Then a string of improbable events occurred that kept him in Ann Arbor. Spring and fall practice for the Wolverines were somewhat unimpressive. Brown was as good or better than any of his fellow running backs and the lack of a standout put him back in the rotation. Then Kevin Grady went down with a torn ACL. All of a sudden the depth that kept him off the field suddenly had been diminished. Brown passed on the opportunity to transfer and rededicated himself to the program.
Again, nothing seemed to go his way. Despite coaches raving about his work during fall practice, Brown busted his hand before the season's first snap. Again, all that momentum was gone. When Brown did see the field, nothing went right. Against Oregon he fumbled. Against Notre Dame he couldn't hold onto the ball. How could he? His firggin hand was wrapped like a mummy that ran out of SPF 45. He wasn't gaining yards. He was tentative. None of the explosion he'd shown was apparent in his steps.
Then came Purdue. Called into action on the second play of the second half, Brown literally found his stride. Where previously he'd be yanked when he failed to pick up more than a yard, the coaching staff had no choice but to leave him in with both Hart and Minor sidelined. He seemed to feed off of this knowledge. Grow stronger knowing that even if he fumbled, he was the team's best running back available. In the second half he got the ball thirteen times, turning two of those carries into touchdowns, one of the spectacular 29 yard variety. Carlos exited the game halfway into the fourth with a 5.1/carry average, 66 yards, 2 TDs, and confidence he hadn't felt since high school.
More than likely he was headed back down the depth chart when Hart was cleared to play on Saturday, but he'd shown what he could do. He would have as good a chance as anyone to claim the starting job the following fall, and he knew it.
Then all of a sudden it wasn't about next year. It was about now. Hart's injury got better, but not better enough for him to play. Minor was still dinged and nowhere near 100%. Brown was going to make his first collegiate start against a viscous Illini defense and behind a suspect offensive line.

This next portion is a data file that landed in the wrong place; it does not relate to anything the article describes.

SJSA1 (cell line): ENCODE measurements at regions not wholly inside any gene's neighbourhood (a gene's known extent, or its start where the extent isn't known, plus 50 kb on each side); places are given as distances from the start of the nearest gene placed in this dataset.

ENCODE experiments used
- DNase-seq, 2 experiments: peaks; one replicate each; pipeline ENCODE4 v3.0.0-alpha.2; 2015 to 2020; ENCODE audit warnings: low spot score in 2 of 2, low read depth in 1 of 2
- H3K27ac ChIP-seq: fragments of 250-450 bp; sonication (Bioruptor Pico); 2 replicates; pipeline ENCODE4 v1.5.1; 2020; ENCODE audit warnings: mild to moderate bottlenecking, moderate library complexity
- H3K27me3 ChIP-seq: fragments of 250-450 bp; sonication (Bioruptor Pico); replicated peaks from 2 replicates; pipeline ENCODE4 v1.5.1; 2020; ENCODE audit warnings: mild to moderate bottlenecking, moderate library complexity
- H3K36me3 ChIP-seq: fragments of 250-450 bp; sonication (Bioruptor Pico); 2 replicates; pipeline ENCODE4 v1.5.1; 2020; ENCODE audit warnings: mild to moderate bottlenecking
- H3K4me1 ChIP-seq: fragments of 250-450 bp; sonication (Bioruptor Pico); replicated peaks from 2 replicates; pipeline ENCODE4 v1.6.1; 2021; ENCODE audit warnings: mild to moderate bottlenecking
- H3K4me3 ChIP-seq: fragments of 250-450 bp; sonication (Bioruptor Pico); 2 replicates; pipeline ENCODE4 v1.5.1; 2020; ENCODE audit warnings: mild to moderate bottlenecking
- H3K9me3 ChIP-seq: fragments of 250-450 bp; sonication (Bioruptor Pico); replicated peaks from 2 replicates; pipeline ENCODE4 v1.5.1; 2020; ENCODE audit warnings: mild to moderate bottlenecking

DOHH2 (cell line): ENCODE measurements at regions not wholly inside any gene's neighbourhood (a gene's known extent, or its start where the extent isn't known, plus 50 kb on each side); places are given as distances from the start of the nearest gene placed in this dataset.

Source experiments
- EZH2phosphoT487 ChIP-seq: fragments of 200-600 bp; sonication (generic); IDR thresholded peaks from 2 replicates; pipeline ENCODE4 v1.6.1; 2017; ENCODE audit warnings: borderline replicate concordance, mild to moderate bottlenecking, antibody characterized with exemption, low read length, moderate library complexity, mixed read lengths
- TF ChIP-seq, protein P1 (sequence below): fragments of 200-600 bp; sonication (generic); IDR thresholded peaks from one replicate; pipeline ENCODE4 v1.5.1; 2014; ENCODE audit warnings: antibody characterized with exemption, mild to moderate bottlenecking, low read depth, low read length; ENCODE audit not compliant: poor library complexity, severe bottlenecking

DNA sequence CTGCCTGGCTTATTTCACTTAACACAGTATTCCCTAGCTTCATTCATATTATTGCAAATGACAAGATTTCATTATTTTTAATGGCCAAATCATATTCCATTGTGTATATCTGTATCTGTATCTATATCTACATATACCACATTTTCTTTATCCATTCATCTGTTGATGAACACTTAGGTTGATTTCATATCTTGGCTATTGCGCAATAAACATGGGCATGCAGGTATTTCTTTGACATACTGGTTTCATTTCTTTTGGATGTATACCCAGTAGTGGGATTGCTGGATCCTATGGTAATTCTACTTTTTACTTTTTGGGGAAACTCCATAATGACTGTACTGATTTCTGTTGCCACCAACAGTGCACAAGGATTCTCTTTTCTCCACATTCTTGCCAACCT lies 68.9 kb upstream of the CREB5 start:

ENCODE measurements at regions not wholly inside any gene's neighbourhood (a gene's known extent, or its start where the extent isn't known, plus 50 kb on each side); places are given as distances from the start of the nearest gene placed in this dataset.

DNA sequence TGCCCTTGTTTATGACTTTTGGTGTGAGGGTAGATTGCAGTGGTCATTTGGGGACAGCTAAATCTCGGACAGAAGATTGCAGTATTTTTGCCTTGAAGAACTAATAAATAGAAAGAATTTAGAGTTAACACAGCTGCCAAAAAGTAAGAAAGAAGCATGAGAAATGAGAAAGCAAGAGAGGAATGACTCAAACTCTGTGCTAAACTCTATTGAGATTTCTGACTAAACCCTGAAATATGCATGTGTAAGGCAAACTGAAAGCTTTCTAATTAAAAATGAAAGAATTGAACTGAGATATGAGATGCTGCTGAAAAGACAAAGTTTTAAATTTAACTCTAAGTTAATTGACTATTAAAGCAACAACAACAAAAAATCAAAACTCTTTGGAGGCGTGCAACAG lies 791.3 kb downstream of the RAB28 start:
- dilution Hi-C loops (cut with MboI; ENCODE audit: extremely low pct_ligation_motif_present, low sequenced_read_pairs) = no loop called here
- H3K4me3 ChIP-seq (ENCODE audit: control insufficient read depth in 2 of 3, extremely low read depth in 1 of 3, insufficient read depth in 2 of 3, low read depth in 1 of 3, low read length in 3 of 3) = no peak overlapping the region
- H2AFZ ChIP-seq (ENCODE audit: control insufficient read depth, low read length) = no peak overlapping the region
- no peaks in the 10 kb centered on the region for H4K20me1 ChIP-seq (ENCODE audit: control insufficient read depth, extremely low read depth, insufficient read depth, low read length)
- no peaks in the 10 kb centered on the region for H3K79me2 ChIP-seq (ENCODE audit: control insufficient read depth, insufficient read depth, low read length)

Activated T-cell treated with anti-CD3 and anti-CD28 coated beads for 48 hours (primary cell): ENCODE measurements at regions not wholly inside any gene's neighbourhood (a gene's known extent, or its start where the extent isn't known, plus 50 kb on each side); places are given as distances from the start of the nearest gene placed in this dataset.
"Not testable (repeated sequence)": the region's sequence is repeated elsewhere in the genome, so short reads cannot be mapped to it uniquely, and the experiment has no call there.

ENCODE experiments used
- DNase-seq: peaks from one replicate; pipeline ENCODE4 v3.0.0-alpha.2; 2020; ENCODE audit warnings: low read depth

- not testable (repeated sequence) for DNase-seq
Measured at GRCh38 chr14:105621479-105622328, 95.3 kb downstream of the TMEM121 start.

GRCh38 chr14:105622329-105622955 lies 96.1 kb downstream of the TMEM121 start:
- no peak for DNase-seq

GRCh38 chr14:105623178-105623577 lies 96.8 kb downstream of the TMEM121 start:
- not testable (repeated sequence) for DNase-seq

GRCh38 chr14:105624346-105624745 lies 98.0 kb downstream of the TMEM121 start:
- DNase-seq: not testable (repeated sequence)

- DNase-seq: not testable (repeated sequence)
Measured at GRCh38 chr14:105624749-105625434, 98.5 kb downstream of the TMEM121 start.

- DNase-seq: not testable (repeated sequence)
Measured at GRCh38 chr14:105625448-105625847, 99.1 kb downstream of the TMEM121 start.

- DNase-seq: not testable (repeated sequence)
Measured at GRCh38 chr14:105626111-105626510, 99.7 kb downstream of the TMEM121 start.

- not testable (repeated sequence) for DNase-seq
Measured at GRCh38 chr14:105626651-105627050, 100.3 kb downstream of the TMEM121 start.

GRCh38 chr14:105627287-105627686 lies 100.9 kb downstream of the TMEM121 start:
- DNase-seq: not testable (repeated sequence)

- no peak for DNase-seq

None of it mattered. When Brown touched the field he was a difference maker. All of a sudden the linemen in the backfield didn't matter to him. Two games earlier he would've been tackled from behind, but underneath the burning glow of the Champaign halogens he was a different man. His cuts were crisp. His acceleration was without doubt or fear. Arm tackles that would've brought him down a month before bounced off his churning legs like bb's off a ship's hull.
He knew this was the chance he'd begged for and dammit, nothing was stopping him today. For every time the Illini defense managed to stop him for a single yard Brown responded with a 6 yard gain the next carry. With the game tied at 17 he broke off his longest run of the night (30 yards) to bring Michigan within sight of the endzone, where only a Mallett interception could keep him out of the endzone. When the night ended, Brown had compiled 113 yards on the ground, becoming the only running back to reach the century mark against Illinois all season.
He ran with a purpose and a fire only he has known before. Now we all know it is there and the appetite has been whetted for his next performance. If Hart is unable to perform against Minnesota every Michigan fan will want to see if Carlos Brown can make it two straight games with 100 yards. Whether he can keep the 100 yard streak for Michigan runners alive. Whether he can take being a number one back, if only in Mike Hart's absence for a game, because Mike Hart's absence becomes permanent at the end of this season.
Brown will probably begin to get tired of these questions: "How come it took so long to see `the real' Carlos Brown?" "Did you do something different in the Illinois game?" "How have you kept your mental focus?" "Do you think you'll be the No. 2 guy next year or the No. 1?" He'll get tired of answering questions off the field he thought he'd answered on it.
But these questions will wear on him a lot less now that he finally has an answer to them.